The inches we need are everywhere around us. They are in every break of the game, every minute, every second. On this team, we fight for that inch. On this team, we tear ourselves and everyone else around us to pieces for that inch. We claw with our fingernails for that inch. Because we know when we add up all those inches, that’s gonna make the fucking difference between winning and losing!
~ Coach Tony D’Amato, “Any Given Sunday”, 1999
“I don’t know what to say . . .”
So begins one of the best motivational speeches ever recorded. Sure, it’s fiction. Sure, it’s an overpaid actor, preaching to a choir of overpaid actors. But look past all that – close your eyes if it helps – and let the words sink in. The struggle to succeed is universal, and the path to success is paved one inch at a time.
The first day of school is upon us.
We have had a crazy summer, packed with ice cream and camping and enough swimming to wrinkle our skin and turn our lips blue. We rode roller coasters at Great America and sat peacefully in lawn chairs as stars danced above our heads. We rode bikes to the park, walked around town with the dogs, and took long drives in the van, just for the fun of it. And we logged more hours in front of the widescreen TV, watching movies or playing Little Big Planet, than most experts would consider healthy.
Screw the experts. We had fun.
And now, this. The backpacks are in the closet, stuffed to the gills with multicolored note cards, TI-30s, glue sticks, filler paper, three-ring binders and the kitchen sink, just for giggles. Schedules are highlighted, locker combinations are memorized (remember not to turn past the last number!) and lunch accounts have been padded, for those days when Nestlé Strawberry Cheesecake bars or chocolate chip cookies are available, and necessary.
We are poised at the starting line. We are prepared. At this point, as my Pentecostal brethren would say, it’s all over but the shoutin’.
Bring it on, I say! This year, there are new teachers, new schools, new subjects, and new challenges. And new ways to succeed. Not just by getting good grades. Not just by earning an award or some other sort of recognition. Those things are good, and we’ll display your achievements proudly, I assure you. But more important is you, recognizing your own accomplishments, no matter how small, and celebrating each and every one. Like when you make the effort to study extra hard for a test. Or if you’ve put all the sweat and tears you can muster into a piece of art. Or a research paper.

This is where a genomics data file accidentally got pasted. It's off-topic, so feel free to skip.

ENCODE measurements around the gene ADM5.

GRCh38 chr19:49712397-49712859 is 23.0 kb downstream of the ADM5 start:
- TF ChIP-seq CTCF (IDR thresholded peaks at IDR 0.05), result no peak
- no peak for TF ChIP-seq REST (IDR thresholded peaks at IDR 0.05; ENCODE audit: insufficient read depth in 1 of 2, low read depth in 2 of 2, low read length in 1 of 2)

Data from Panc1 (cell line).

If you’ve done the work, and not cheated yourself out of an opportunity to excel, then grades be damned. Grades will come. For now, just practice. Take the steps. One inch at a time. Do the work, and counting the ways you will feel great about yourself will become impossible.
And if you find yourself needing a shove in the right direction, we are here. Mom and I have done this before, but not quite the way you are doing it. So much is expected of each of you, and there are pressures that, at times, may seem unbearable. You might even want to cry. That’s cool. We are here for you. We also have a box of Kleenex. And I promise we won’t throw it at you, call you a Jackwagon, or send you to Mamby Pamby Land.
If you need anything at all that would help you succeed, we will do our best to help you find it. We’ll help you dig deep in that imagination box called your brain and figure out a way around, over, under or through whatever obstacle stands in your way.
This will be a hard year for each of you. So many changes. But, as a family, as a team, we’ve always met change with a grin. Sometimes a sheepish, tentative grin, but it’s been there, underneath all the confusion and panic.
In more ways than I care to admit, I can relate to Coach D’Amato. I have made my share of mistakes, burned too many bridges, and hated with a passion the man in the mirror. But that is changing as well. I am succeeding in my own, unique ways, fighting my battles and winning, staring down, with a shaky yet determined gaze, the oft-frightening six inches in front of my face. I am learning to do this . . .
And together, we will march through this school year. We will achieve things we never dreamed were possible. We will fight for every victory. We will learn from every mistake. And we will do it one bloody inch at a time . . .